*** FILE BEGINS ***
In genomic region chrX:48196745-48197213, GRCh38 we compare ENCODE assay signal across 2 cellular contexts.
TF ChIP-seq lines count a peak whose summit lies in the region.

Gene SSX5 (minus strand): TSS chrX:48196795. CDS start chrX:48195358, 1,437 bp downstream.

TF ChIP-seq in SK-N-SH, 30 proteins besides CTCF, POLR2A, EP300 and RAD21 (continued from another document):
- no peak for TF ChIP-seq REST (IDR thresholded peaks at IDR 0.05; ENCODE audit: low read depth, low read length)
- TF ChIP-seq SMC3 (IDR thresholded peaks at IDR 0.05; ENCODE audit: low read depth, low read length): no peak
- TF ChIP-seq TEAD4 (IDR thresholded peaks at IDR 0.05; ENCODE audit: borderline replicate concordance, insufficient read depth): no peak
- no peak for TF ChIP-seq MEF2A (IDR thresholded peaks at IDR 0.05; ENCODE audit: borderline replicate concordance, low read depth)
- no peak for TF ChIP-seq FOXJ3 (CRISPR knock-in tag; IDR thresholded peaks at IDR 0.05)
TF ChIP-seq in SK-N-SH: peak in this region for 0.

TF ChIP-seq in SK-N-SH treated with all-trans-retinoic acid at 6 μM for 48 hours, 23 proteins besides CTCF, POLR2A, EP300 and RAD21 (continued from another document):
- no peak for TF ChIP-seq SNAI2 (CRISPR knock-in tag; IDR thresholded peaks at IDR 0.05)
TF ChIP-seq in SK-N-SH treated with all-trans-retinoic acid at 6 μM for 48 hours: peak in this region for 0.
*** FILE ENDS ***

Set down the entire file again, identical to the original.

In genomic region chrX:48196745-48197213, GRCh38 we compare ENCODE assay signal across 2 cellular contexts.
TF ChIP-seq lines count a peak whose summit lies in the region.

Gene SSX5 (minus strand): TSS chrX:48196795. CDS start chrX:48195358, 1,437 bp downstream.

TF ChIP-seq in SK-N-SH, 30 proteins besides CTCF, POLR2A, EP300 and RAD21 (continued from another document):
- no peak for TF ChIP-seq REST (IDR thresholded peaks at IDR 0.05; ENCODE audit: low read depth, low read length)
- TF ChIP-seq SMC3 (IDR thresholded peaks at IDR 0.05; ENCODE audit: low read depth, low read length): no peak
- TF ChIP-seq TEAD4 (IDR thresholded peaks at IDR 0.05; ENCODE audit: borderline replicate concordance, insufficient read depth): no peak
- no peak for TF ChIP-seq MEF2A (IDR thresholded peaks at IDR 0.05; ENCODE audit: borderline replicate concordance, low read depth)
- no peak for TF ChIP-seq FOXJ3 (CRISPR knock-in tag; IDR thresholded peaks at IDR 0.05)
TF ChIP-seq in SK-N-SH: peak in this region for 0.

TF ChIP-seq in SK-N-SH treated with all-trans-retinoic acid at 6 μM for 48 hours, 23 proteins besides CTCF, POLR2A, EP300 and RAD21 (continued from another document):
- no peak for TF ChIP-seq SNAI2 (CRISPR knock-in tag; IDR thresholded peaks at IDR 0.05)
TF ChIP-seq in SK-N-SH treated with all-trans-retinoic acid at 6 μM for 48 hours: peak in this region for 0.